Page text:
An article exploring the legality of motor-vehicle searches by police was recently posted on Marijuana.com. Utah Criminal Defense Attorney Clayton Simms was consulted for an expert opinion in the article.
Clayton Simms, a criminal defense attorney, said police must focus on the crime that led to the stop in the first place. If other evidence surfaces after a stop, such as the smell of alcohol on the driver’s breath, officers can put the motorist through sobriety tests, he said. “You can’t just stop a person for Activity A and then start searching the car for Crime B unless you have evidence of that.” Simms said whether a stop exceeds its scope depends on a number of factors, such as the reason for stopping the driver, the length of the detention, the extent of the search and the number of officers involved. (Marijuana.com UT: Police need cause to search motorists’ cars)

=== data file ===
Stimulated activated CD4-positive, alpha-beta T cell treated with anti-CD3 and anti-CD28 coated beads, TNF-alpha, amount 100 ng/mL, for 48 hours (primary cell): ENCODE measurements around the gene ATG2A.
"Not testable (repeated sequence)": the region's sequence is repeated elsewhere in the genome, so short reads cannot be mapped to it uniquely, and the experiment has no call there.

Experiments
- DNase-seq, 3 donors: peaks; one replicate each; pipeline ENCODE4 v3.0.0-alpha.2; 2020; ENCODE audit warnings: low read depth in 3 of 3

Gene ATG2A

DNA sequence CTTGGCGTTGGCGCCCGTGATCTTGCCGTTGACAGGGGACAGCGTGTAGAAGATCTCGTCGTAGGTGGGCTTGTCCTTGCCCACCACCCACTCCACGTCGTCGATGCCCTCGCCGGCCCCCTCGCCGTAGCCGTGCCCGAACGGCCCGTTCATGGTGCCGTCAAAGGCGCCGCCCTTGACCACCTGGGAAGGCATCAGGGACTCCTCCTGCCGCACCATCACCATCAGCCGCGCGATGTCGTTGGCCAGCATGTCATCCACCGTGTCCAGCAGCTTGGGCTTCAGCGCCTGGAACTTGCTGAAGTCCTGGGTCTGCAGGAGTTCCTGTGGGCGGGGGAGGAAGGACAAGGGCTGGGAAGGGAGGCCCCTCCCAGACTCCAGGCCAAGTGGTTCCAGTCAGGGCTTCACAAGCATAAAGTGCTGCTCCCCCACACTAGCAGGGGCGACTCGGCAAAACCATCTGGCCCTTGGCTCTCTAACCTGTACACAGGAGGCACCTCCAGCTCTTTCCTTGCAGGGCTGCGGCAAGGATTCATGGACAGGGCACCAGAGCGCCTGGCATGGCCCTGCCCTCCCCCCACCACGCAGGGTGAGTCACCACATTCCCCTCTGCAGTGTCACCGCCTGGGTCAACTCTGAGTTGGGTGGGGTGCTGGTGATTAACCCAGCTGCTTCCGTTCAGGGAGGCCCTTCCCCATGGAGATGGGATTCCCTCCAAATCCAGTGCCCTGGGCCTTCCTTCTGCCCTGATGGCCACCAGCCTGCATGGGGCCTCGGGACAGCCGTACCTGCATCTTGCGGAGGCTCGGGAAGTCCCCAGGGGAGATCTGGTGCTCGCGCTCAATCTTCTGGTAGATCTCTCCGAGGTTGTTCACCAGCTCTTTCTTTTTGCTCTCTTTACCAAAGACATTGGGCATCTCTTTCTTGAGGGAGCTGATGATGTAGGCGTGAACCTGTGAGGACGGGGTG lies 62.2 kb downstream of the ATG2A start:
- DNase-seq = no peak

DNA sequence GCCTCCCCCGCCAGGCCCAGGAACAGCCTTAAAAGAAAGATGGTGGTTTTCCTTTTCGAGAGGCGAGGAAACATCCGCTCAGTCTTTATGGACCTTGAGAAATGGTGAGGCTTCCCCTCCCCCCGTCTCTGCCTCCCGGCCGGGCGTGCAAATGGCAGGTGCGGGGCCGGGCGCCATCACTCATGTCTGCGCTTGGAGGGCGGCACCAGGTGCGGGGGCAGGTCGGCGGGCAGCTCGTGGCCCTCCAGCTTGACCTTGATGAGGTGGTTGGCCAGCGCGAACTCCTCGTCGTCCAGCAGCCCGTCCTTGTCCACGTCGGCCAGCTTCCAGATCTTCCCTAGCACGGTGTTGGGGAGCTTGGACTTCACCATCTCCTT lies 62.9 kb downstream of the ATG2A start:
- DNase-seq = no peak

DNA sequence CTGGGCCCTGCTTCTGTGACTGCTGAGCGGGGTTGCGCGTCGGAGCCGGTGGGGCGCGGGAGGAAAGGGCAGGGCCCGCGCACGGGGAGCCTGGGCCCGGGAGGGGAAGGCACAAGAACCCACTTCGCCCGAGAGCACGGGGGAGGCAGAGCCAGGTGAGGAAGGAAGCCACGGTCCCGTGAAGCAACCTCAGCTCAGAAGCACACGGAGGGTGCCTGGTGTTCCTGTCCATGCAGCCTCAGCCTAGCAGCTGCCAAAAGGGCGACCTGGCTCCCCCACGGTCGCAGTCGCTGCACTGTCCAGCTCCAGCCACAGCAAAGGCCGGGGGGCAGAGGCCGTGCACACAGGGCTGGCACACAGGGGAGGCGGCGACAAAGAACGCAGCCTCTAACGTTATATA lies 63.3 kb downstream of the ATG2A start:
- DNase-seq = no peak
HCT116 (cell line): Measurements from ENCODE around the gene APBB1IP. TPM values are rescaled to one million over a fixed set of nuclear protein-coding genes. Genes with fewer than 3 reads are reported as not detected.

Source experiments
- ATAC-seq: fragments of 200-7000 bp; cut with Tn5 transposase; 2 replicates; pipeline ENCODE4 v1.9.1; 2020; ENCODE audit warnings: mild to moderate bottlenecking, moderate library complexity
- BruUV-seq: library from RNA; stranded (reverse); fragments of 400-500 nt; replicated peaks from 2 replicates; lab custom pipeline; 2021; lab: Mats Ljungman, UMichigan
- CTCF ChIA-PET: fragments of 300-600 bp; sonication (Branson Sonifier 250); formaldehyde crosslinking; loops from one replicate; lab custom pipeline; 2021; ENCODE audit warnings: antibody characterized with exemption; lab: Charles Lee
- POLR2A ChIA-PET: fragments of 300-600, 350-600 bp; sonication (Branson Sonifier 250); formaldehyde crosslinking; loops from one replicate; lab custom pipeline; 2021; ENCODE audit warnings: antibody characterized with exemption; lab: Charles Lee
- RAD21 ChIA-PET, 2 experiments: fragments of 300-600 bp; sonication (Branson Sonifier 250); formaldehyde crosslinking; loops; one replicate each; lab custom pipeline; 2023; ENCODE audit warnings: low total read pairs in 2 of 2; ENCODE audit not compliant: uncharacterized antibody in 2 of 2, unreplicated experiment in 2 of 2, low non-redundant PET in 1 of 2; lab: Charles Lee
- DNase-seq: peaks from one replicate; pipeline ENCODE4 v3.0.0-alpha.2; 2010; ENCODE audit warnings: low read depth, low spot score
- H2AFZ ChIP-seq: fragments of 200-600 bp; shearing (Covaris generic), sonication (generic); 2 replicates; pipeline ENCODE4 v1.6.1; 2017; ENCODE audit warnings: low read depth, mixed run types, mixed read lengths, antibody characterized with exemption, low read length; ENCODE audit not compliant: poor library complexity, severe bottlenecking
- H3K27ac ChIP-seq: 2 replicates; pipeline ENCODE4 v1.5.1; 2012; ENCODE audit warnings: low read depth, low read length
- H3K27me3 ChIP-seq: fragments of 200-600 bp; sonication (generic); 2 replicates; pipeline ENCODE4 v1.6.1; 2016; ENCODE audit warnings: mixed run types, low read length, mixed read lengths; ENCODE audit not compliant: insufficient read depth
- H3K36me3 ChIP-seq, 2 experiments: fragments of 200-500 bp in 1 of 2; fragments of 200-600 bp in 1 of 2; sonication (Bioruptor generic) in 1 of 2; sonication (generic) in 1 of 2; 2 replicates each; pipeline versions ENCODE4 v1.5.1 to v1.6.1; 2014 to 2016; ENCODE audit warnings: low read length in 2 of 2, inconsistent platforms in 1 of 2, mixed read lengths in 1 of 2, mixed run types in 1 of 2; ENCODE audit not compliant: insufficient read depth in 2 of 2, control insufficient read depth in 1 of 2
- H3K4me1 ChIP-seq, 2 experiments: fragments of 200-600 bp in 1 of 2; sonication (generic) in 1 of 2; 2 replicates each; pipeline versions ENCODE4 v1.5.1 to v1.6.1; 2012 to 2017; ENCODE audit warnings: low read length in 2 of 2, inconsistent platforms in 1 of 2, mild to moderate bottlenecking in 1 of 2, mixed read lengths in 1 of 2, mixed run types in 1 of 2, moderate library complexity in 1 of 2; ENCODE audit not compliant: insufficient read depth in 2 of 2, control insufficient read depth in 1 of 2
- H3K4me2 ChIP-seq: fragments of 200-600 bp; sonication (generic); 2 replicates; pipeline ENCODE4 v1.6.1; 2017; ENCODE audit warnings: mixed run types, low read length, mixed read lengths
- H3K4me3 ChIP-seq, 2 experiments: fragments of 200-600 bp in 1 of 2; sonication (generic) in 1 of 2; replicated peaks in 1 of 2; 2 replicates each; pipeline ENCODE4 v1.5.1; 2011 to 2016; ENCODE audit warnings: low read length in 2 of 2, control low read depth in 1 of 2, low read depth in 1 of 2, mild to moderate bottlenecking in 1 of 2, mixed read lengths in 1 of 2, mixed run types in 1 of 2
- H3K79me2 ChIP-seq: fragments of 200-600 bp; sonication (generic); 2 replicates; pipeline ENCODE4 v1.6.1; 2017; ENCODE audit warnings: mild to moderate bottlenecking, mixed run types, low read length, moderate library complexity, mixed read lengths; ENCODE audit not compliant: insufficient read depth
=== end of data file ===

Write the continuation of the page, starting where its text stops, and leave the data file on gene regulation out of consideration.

Simms’ mother, when hearing that her son was now able to be found on Marijuana.com replied, “And that’s what he went to law school for?”